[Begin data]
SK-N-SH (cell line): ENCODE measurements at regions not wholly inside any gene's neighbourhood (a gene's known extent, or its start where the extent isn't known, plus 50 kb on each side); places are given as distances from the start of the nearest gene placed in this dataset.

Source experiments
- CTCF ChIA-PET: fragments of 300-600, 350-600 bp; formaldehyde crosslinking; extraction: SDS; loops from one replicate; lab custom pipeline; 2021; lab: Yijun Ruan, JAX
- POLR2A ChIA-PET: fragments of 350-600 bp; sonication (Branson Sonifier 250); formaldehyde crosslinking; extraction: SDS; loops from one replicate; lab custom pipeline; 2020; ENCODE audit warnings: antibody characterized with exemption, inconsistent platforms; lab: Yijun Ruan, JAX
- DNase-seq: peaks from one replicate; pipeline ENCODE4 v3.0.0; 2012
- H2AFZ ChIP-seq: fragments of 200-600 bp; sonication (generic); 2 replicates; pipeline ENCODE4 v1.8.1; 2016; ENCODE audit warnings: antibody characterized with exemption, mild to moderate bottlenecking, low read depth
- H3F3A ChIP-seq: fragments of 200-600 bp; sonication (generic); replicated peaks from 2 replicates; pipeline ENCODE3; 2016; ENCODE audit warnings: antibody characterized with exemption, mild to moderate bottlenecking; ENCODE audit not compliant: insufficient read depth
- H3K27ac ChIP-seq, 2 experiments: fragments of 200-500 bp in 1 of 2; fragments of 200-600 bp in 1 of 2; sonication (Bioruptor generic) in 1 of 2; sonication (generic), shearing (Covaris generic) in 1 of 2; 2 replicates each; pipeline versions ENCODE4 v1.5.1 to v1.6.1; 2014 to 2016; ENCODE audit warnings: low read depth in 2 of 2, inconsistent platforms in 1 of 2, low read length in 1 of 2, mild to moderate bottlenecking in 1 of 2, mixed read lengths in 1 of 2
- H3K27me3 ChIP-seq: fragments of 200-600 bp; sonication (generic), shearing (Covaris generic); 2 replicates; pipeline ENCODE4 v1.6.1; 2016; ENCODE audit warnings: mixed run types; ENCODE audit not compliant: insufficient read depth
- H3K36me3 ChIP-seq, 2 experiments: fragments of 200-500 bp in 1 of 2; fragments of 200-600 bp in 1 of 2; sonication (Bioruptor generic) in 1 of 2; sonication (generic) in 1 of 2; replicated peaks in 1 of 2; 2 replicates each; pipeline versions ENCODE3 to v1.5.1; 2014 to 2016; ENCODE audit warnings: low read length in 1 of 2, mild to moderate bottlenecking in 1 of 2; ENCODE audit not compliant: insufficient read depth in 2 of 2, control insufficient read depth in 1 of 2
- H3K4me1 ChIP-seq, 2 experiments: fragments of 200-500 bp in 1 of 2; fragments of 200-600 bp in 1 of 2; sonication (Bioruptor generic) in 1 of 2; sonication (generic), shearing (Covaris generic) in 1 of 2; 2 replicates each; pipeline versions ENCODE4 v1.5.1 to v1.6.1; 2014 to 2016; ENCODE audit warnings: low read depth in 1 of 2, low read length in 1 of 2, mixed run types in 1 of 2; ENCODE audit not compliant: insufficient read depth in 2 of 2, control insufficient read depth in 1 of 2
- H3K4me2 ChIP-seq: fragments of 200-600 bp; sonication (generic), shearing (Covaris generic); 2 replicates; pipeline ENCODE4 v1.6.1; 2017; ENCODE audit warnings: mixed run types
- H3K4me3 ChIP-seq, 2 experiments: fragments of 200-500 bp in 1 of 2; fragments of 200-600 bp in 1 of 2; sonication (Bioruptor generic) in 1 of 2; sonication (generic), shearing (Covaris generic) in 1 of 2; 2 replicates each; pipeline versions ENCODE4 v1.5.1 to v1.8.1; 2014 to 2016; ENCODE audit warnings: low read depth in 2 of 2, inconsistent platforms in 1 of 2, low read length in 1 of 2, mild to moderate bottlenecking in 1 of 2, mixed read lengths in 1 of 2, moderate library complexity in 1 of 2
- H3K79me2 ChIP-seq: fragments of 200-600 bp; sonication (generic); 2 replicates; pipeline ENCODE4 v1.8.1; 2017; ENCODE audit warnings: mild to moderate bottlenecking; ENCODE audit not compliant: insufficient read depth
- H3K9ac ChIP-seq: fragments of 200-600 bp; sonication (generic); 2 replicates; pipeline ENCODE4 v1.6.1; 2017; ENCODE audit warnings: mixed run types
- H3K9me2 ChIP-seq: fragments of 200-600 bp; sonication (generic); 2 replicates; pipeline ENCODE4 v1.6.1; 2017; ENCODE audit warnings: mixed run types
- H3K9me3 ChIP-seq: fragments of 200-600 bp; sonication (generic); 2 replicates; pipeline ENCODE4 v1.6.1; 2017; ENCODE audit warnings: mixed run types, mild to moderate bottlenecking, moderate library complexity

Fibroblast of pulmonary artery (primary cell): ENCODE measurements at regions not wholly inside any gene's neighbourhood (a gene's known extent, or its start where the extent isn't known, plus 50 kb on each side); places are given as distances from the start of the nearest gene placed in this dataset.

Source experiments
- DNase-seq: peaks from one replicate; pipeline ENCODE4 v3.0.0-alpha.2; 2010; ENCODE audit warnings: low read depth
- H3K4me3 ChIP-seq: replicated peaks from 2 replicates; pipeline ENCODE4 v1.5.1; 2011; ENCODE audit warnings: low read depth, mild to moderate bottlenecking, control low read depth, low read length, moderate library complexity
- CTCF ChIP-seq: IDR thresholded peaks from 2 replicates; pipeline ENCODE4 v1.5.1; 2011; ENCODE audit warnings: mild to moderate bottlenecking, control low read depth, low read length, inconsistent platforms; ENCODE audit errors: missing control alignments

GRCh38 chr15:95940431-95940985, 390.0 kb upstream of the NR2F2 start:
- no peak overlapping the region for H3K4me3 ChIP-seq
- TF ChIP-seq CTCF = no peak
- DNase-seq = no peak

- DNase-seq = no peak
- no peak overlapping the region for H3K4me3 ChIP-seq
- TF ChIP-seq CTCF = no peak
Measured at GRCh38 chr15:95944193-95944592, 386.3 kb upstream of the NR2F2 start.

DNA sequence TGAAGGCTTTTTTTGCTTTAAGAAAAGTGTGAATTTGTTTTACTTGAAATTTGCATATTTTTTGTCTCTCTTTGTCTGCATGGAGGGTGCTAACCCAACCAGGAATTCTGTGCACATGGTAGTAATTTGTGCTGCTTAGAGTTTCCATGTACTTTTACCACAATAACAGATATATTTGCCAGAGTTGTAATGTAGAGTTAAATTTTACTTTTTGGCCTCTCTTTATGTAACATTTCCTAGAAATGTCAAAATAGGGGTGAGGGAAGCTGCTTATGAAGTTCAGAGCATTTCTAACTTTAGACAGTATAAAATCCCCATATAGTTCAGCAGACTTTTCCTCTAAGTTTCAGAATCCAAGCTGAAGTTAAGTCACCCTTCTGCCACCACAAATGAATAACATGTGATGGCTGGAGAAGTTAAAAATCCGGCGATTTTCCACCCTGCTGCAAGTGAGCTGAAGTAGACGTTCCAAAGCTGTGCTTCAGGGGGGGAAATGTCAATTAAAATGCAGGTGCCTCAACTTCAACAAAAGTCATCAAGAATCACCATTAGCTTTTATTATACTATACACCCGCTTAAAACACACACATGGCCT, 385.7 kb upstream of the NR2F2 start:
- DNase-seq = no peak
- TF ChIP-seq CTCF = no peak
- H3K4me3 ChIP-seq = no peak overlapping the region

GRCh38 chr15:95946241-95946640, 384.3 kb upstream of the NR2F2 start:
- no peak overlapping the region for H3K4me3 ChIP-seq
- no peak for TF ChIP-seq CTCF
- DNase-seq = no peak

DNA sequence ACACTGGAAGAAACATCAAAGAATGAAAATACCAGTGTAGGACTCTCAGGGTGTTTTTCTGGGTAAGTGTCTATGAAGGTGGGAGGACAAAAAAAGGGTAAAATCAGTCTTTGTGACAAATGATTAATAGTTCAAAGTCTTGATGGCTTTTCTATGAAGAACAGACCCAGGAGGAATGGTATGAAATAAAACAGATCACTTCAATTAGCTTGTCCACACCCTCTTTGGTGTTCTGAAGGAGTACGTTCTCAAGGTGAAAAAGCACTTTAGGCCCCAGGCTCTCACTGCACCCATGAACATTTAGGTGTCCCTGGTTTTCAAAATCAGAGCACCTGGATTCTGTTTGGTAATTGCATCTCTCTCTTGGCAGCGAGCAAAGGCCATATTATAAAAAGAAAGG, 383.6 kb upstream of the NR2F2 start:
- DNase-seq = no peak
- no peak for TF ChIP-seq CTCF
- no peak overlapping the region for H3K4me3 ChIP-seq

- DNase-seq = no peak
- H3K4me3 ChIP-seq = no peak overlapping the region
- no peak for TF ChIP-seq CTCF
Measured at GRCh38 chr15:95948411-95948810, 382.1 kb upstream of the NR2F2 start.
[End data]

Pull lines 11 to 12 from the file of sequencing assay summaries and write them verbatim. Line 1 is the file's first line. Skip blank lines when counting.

- H3K4me1 ChIP-seq, 2 experiments: fragments of 200-500 bp in 1 of 2; fragments of 200-600 bp in 1 of 2; sonication (Bioruptor generic) in 1 of 2; sonication (generic), shearing (Covaris generic) in 1 of 2; 2 replicates each; pipeline versions ENCODE4 v1.5.1 to v1.6.1; 2014 to 2016; ENCODE audit warnings: low read depth in 1 of 2, low read length in 1 of 2, mixed run types in 1 of 2; ENCODE audit not compliant: insufficient read depth in 2 of 2, control insufficient read depth in 1 of 2
- H3K4me2 ChIP-seq: fragments of 200-600 bp; sonication (generic), shearing (Covaris generic); 2 replicates; pipeline ENCODE4 v1.6.1; 2017; ENCODE audit warnings: mixed run types